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Insurers advised not to forget traditional channels when communicating with millennials

25th May 2015
Editor MyCustomer
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It’s widely accepted that the UK insurance sector is in a state of flux, thanks to changes in consumer behaviour, the advancement of price comparison websites and the resulting difficulty providers are having differentiating themselves from the competition.

Many insurance companies believe shifting their focus to improving digital, multichannel communications will help them reconnect with customers and halt increasing churn rates – especially in the case of millennials, who are deemed hardest to keep loyal.

However, a new study by one of the UK’s top generational sociologists, Dr Paul Redmond contradicts this industry thesis, stating that most UK residents between the ages of 18 and 34 would still prefer to interact with insurers via traditional channels.

Conducted on behalf of Pegasystems, Redmond’s study canvassed opinion of 1,000 UK millennials to find that 42% rank “the ability to speak to somebody either in person or on the telephone” as the number one priority when dealing with insurers, while conversely, just 8% attach the same preference to using social media.           

And having the ability to access all their insurance information online was ranked highly by 35% of participants, suggesting that although millennials are reluctant to use social channels, they are still heavily reliant on online services.

“While maybe surprising to insurers, these results confirm much of what we’re discovering about millennials and the way that they behave,” Dr. Redmond states.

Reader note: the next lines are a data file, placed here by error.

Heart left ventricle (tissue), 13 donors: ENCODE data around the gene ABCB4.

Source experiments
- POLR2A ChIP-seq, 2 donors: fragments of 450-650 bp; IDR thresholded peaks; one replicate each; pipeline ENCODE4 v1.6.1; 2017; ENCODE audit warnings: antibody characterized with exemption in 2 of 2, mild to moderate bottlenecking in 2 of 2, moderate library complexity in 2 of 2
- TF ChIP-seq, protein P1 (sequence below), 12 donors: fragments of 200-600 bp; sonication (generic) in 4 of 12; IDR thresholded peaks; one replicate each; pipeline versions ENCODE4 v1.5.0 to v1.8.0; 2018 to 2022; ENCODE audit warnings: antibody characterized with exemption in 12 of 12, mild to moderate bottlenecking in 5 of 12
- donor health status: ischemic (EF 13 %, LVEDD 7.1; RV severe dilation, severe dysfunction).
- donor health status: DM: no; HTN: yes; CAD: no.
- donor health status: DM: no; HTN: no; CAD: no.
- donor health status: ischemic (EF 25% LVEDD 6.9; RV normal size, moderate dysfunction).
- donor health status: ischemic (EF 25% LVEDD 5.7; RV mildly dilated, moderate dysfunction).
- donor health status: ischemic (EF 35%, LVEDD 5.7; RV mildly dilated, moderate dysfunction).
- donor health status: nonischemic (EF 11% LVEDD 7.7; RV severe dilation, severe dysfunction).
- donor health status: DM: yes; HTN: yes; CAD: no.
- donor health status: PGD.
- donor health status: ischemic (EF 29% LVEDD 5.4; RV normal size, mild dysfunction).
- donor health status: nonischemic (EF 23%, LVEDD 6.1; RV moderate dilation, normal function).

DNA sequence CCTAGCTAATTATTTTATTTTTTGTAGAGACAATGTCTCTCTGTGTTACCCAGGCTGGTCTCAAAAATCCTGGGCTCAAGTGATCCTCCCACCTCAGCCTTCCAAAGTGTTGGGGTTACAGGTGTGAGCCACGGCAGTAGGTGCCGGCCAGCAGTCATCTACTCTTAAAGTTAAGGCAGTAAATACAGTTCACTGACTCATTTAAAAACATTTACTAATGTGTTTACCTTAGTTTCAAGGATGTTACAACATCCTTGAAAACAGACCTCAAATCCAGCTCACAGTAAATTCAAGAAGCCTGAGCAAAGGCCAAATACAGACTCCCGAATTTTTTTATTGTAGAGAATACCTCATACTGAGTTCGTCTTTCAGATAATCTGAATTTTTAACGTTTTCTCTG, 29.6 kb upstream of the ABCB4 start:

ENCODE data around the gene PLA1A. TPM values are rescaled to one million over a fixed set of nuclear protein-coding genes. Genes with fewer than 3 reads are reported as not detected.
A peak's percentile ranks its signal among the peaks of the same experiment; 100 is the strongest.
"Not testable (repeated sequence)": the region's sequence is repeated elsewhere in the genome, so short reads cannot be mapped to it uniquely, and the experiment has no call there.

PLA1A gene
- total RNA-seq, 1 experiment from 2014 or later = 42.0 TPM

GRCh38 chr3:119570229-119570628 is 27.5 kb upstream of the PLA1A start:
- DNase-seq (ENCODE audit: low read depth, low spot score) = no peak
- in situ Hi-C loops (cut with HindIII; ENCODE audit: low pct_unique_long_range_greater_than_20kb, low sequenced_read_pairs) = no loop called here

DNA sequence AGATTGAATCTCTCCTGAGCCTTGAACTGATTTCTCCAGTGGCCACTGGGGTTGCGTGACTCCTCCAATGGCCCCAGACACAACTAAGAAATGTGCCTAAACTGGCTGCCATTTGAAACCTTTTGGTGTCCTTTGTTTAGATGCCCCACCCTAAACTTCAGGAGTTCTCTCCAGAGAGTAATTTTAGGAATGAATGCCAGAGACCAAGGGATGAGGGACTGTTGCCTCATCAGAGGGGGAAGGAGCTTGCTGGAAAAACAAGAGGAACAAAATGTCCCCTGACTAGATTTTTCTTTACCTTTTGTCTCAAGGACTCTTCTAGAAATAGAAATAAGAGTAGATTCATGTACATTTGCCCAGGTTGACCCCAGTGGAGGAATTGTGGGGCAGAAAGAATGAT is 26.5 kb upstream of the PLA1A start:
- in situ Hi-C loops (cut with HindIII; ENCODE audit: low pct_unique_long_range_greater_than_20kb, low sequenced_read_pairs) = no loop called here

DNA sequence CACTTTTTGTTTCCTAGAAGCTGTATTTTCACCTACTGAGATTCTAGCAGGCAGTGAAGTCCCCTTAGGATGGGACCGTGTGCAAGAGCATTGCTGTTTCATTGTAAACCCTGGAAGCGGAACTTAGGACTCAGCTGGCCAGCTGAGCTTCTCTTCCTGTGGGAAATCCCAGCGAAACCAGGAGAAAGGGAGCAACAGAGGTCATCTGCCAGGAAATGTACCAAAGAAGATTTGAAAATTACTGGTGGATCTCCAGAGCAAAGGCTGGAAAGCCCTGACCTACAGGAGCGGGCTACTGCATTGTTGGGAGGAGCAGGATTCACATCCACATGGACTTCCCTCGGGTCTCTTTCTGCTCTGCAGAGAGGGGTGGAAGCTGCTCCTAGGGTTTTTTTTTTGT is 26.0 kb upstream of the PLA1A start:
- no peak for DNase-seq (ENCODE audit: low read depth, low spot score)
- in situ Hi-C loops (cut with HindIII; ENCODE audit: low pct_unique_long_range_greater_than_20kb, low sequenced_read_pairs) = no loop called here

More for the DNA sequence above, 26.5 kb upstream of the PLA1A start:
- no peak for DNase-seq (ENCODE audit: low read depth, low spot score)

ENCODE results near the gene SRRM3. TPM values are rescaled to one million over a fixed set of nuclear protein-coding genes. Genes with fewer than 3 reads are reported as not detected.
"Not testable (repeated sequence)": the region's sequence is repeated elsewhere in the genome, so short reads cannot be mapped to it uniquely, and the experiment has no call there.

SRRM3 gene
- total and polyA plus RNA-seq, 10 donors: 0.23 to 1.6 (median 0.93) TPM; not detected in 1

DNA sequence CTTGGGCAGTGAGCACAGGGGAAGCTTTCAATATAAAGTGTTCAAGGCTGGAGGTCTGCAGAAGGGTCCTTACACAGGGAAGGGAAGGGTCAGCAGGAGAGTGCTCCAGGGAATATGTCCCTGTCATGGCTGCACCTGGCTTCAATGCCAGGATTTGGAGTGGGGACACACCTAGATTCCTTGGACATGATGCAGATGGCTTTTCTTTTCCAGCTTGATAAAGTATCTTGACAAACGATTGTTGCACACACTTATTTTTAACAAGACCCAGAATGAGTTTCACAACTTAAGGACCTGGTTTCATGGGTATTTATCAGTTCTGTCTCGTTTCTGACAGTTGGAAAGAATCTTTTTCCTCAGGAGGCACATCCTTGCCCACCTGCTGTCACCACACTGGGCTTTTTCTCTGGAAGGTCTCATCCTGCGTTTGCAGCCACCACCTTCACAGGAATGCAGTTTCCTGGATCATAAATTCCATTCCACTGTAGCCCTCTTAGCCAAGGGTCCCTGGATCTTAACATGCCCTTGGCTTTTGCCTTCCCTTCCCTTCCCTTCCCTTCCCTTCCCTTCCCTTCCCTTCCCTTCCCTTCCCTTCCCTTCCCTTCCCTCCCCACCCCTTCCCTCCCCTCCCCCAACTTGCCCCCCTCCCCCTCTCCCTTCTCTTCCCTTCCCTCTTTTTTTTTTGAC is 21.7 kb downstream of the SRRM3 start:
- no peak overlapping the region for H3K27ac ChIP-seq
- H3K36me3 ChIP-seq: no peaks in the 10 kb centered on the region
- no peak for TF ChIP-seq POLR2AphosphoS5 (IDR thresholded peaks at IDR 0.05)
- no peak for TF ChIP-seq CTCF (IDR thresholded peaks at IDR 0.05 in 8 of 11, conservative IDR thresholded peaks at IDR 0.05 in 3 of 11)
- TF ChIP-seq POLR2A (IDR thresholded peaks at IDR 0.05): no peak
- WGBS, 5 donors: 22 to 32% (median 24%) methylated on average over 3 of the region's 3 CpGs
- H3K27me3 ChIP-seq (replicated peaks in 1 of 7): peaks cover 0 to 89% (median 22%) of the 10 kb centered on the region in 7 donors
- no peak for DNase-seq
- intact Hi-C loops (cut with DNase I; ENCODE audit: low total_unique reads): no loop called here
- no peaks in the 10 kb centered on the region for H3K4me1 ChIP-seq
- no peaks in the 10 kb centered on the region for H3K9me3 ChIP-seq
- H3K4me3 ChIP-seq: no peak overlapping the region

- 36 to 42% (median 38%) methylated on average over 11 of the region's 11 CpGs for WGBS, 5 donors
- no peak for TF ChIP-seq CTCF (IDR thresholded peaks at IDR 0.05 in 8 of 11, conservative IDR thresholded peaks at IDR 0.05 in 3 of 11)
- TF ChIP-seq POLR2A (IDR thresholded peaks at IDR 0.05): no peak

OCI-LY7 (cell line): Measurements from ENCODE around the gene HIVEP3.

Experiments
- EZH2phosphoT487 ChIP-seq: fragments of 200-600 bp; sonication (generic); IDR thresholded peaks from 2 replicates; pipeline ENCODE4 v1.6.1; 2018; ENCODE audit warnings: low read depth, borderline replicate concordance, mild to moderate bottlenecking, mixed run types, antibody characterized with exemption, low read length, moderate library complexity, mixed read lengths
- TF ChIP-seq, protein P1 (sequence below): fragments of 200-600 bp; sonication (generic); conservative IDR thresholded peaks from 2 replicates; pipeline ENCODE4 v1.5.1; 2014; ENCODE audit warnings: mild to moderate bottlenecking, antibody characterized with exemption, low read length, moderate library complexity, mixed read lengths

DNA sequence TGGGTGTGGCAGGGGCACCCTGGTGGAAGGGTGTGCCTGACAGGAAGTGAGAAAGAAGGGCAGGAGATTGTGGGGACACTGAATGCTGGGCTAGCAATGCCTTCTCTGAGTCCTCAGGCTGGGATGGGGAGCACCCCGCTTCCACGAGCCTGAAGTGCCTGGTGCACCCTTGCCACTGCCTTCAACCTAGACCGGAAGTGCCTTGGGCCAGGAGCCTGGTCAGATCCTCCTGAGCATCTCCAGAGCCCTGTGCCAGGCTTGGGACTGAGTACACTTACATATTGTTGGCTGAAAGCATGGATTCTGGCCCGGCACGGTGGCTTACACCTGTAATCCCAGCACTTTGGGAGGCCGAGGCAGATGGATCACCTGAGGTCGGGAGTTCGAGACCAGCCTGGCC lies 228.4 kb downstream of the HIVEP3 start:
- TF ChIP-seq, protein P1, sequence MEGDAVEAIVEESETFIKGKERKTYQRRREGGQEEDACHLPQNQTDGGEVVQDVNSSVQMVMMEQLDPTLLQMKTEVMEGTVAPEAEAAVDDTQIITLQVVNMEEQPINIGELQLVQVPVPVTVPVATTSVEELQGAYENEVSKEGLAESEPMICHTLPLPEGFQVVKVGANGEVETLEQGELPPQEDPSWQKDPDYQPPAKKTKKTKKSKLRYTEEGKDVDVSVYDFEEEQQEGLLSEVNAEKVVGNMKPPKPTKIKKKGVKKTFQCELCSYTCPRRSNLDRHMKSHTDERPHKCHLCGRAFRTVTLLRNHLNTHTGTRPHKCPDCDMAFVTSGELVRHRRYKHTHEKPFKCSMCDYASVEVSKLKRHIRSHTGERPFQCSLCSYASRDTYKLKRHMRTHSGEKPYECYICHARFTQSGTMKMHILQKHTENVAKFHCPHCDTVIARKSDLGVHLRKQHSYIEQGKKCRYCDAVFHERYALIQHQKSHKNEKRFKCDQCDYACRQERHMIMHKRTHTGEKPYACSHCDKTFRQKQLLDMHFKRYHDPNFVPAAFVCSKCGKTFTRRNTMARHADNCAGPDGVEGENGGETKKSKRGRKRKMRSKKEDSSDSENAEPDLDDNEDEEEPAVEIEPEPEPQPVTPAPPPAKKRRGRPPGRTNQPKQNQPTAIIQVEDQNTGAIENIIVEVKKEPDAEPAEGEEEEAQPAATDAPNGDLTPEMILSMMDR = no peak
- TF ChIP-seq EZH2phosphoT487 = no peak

“They don’t see themselves as digitally savvy because for them digital and social tools are a given, and it’s clear that a strong bias exists for wanting to deal with actual people. No doubt this explains why millennials are unconvinced about interacting with insurance providers via social media.

“Use of social media, even amongst the young, is still used primarily for social transactions. Crucially, however, when it comes to making critical financial decisions, social media is still viewed with some suspicion by the very people for whom it has been developed, and insurers will need to bear this in mind.”

Despite this, a recent study from Eptica showed the condemnation insurers have to deal with via digital channels, when they fail to get things right.

The 2015 Eptica Multichannel Customer Experience Study found just 40% of routine questions asked via the web, email and Twitter are answered by insurance company customer service teams, questioning why the rate of response is roughly 10% lower than the UK business average when insurers were so intent on focusing their attention on customer experience.

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